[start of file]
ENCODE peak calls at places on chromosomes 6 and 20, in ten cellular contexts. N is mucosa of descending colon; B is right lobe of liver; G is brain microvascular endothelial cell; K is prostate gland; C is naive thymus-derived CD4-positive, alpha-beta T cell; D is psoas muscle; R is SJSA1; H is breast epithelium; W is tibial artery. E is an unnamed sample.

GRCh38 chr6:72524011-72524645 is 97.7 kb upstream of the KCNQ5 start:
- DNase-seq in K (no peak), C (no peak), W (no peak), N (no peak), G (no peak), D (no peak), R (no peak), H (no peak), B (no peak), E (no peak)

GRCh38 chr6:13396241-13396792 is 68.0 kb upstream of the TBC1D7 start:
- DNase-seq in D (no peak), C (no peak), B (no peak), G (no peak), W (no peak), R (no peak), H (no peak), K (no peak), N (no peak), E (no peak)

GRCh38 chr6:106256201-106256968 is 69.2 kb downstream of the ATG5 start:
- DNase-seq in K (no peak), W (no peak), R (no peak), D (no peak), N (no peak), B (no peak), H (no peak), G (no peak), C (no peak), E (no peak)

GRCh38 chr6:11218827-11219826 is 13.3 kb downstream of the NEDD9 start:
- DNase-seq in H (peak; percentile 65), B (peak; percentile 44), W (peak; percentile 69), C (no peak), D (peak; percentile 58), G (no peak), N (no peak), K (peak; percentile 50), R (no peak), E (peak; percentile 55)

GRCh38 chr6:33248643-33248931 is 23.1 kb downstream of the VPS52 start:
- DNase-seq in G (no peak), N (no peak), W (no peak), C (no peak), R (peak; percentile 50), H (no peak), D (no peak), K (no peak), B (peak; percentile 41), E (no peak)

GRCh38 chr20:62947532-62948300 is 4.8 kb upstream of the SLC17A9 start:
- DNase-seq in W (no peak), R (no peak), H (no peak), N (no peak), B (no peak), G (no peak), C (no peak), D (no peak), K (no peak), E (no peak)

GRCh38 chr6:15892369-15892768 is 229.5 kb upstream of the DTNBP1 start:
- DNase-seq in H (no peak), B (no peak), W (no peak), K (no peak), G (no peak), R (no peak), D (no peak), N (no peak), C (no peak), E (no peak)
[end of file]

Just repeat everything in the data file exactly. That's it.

ENCODE peak calls at places on chromosomes 6 and 20, in ten cellular contexts. N is mucosa of descending colon; B is right lobe of liver; G is brain microvascular endothelial cell; K is prostate gland; C is naive thymus-derived CD4-positive, alpha-beta T cell; D is psoas muscle; R is SJSA1; H is breast epithelium; W is tibial artery. E is an unnamed sample.

GRCh38 chr6:72524011-72524645 is 97.7 kb upstream of the KCNQ5 start:
- DNase-seq in K (no peak), C (no peak), W (no peak), N (no peak), G (no peak), D (no peak), R (no peak), H (no peak), B (no peak), E (no peak)

GRCh38 chr6:13396241-13396792 is 68.0 kb upstream of the TBC1D7 start:
- DNase-seq in D (no peak), C (no peak), B (no peak), G (no peak), W (no peak), R (no peak), H (no peak), K (no peak), N (no peak), E (no peak)

GRCh38 chr6:106256201-106256968 is 69.2 kb downstream of the ATG5 start:
- DNase-seq in K (no peak), W (no peak), R (no peak), D (no peak), N (no peak), B (no peak), H (no peak), G (no peak), C (no peak), E (no peak)

GRCh38 chr6:11218827-11219826 is 13.3 kb downstream of the NEDD9 start:
- DNase-seq in H (peak; percentile 65), B (peak; percentile 44), W (peak; percentile 69), C (no peak), D (peak; percentile 58), G (no peak), N (no peak), K (peak; percentile 50), R (no peak), E (peak; percentile 55)

GRCh38 chr6:33248643-33248931 is 23.1 kb downstream of the VPS52 start:
- DNase-seq in G (no peak), N (no peak), W (no peak), C (no peak), R (peak; percentile 50), H (no peak), D (no peak), K (no peak), B (peak; percentile 41), E (no peak)

GRCh38 chr20:62947532-62948300 is 4.8 kb upstream of the SLC17A9 start:
- DNase-seq in W (no peak), R (no peak), H (no peak), N (no peak), B (no peak), G (no peak), C (no peak), D (no peak), K (no peak), E (no peak)

GRCh38 chr6:15892369-15892768 is 229.5 kb upstream of the DTNBP1 start:
- DNase-seq in H (no peak), B (no peak), W (no peak), K (no peak), G (no peak), R (no peak), D (no peak), N (no peak), C (no peak), E (no peak)